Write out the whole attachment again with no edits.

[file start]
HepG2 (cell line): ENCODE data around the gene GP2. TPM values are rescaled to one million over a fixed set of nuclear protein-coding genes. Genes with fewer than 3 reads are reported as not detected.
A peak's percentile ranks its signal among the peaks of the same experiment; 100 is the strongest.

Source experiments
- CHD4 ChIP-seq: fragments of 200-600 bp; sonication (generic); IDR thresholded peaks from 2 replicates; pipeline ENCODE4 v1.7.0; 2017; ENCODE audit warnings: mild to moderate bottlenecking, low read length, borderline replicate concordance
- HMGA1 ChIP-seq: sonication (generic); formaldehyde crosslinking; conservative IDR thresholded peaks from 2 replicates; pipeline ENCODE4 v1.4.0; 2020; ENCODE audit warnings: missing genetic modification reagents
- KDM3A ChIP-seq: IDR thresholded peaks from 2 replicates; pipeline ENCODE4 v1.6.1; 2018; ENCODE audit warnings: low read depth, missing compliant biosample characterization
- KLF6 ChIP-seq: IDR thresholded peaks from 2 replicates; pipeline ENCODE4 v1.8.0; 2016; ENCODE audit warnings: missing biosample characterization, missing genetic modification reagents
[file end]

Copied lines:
HepG2 (cell line): ENCODE data around the gene GP2. TPM values are rescaled to one million over a fixed set of nuclear protein-coding genes. Genes with fewer than 3 reads are reported as not detected.
A peak's percentile ranks its signal among the peaks of the same experiment; 100 is the strongest.

Source experiments
- CHD4 ChIP-seq: fragments of 200-600 bp; sonication (generic); IDR thresholded peaks from 2 replicates; pipeline ENCODE4 v1.7.0; 2017; ENCODE audit warnings: mild to moderate bottlenecking, low read length, borderline replicate concordance
- HMGA1 ChIP-seq: sonication (generic); formaldehyde crosslinking; conservative IDR thresholded peaks from 2 replicates; pipeline ENCODE4 v1.4.0; 2020; ENCODE audit warnings: missing genetic modification reagents
- KDM3A ChIP-seq: IDR thresholded peaks from 2 replicates; pipeline ENCODE4 v1.6.1; 2018; ENCODE audit warnings: low read depth, missing compliant biosample characterization
- KLF6 ChIP-seq: IDR thresholded peaks from 2 replicates; pipeline ENCODE4 v1.8.0; 2016; ENCODE audit warnings: missing biosample characterization, missing genetic modification reagents